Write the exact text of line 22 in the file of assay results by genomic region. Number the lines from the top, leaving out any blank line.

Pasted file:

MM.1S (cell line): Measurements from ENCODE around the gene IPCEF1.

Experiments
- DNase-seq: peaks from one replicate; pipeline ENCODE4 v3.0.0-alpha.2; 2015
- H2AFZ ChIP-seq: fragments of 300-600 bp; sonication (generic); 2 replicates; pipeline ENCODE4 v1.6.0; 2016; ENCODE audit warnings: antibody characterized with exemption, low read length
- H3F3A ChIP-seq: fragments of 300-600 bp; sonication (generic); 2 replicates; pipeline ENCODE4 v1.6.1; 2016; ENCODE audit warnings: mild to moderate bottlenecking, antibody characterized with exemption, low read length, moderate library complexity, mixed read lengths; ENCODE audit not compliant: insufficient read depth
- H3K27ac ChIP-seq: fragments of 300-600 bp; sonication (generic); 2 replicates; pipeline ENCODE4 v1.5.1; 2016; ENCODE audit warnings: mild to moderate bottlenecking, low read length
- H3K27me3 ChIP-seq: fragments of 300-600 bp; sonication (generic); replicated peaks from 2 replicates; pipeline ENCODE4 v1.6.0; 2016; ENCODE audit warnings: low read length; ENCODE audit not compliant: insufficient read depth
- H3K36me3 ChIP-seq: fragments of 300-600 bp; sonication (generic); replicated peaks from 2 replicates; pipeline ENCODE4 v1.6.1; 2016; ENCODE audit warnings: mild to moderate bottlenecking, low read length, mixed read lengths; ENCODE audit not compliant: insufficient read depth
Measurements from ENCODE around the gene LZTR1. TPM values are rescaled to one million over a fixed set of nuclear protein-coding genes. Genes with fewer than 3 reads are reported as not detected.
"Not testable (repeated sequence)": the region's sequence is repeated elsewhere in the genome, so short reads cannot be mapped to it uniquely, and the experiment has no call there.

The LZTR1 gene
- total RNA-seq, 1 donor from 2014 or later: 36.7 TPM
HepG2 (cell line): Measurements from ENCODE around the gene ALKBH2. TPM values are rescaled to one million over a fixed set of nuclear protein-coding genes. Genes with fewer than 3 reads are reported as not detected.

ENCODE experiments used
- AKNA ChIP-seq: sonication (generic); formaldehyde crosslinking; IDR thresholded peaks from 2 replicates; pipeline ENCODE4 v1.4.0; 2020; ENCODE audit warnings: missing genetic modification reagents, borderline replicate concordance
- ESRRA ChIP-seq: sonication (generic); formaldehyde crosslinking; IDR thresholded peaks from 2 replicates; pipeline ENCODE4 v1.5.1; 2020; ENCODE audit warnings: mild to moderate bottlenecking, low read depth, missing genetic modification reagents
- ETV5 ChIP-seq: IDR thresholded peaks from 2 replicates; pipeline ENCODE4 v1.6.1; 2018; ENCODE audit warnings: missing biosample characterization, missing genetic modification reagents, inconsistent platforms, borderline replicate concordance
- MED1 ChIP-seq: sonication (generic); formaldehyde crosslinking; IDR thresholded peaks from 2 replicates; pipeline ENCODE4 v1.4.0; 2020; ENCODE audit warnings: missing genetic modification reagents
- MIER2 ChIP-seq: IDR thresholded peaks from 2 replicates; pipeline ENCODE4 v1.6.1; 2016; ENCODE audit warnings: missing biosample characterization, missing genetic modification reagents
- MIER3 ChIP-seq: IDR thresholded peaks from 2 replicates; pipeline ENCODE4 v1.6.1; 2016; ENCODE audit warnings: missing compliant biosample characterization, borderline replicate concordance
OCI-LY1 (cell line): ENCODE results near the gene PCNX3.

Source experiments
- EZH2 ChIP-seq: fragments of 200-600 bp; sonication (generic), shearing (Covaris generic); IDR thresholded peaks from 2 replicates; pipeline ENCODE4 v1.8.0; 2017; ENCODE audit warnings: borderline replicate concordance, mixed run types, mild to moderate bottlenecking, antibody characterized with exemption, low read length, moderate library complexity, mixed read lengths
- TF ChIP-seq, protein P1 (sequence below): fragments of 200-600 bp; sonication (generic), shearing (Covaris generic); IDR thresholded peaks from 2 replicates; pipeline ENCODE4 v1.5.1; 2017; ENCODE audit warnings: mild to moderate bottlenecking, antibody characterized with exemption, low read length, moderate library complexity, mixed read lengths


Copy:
Source experiments